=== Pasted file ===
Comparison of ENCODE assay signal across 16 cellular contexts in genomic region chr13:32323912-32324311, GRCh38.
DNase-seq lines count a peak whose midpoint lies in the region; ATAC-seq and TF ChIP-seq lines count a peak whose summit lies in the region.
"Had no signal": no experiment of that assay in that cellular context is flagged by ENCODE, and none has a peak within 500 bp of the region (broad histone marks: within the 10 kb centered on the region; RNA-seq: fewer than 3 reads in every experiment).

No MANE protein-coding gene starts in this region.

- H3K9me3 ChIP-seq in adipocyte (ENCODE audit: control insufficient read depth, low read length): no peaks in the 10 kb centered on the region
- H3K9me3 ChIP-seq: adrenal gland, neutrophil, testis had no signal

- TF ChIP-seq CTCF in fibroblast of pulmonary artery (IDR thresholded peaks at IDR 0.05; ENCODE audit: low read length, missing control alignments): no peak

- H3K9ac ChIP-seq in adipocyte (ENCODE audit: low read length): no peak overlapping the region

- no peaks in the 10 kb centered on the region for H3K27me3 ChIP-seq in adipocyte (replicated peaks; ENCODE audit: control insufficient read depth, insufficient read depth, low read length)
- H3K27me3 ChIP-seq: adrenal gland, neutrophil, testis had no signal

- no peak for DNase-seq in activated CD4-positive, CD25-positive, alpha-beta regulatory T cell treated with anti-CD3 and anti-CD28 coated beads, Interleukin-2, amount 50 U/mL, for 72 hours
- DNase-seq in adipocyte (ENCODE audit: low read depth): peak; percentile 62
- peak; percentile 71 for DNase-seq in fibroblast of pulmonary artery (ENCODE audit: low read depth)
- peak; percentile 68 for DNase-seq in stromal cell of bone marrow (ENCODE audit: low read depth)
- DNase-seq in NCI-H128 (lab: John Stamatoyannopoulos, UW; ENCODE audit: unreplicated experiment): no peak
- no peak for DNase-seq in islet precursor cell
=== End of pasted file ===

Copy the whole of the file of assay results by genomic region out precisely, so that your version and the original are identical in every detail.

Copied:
Comparison of ENCODE assay signal across 16 cellular contexts in genomic region chr13:32323912-32324311, GRCh38.
DNase-seq lines count a peak whose midpoint lies in the region; ATAC-seq and TF ChIP-seq lines count a peak whose summit lies in the region.
"Had no signal": no experiment of that assay in that cellular context is flagged by ENCODE, and none has a peak within 500 bp of the region (broad histone marks: within the 10 kb centered on the region; RNA-seq: fewer than 3 reads in every experiment).

No MANE protein-coding gene starts in this region.

- H3K9me3 ChIP-seq in adipocyte (ENCODE audit: control insufficient read depth, low read length): no peaks in the 10 kb centered on the region
- H3K9me3 ChIP-seq: adrenal gland, neutrophil, testis had no signal

- TF ChIP-seq CTCF in fibroblast of pulmonary artery (IDR thresholded peaks at IDR 0.05; ENCODE audit: low read length, missing control alignments): no peak

- H3K9ac ChIP-seq in adipocyte (ENCODE audit: low read length): no peak overlapping the region

- no peaks in the 10 kb centered on the region for H3K27me3 ChIP-seq in adipocyte (replicated peaks; ENCODE audit: control insufficient read depth, insufficient read depth, low read length)
- H3K27me3 ChIP-seq: adrenal gland, neutrophil, testis had no signal

- no peak for DNase-seq in activated CD4-positive, CD25-positive, alpha-beta regulatory T cell treated with anti-CD3 and anti-CD28 coated beads, Interleukin-2, amount 50 U/mL, for 72 hours
- DNase-seq in adipocyte (ENCODE audit: low read depth): peak; percentile 62
- peak; percentile 71 for DNase-seq in fibroblast of pulmonary artery (ENCODE audit: low read depth)
- peak; percentile 68 for DNase-seq in stromal cell of bone marrow (ENCODE audit: low read depth)
- DNase-seq in NCI-H128 (lab: John Stamatoyannopoulos, UW; ENCODE audit: unreplicated experiment): no peak
- no peak for DNase-seq in islet precursor cell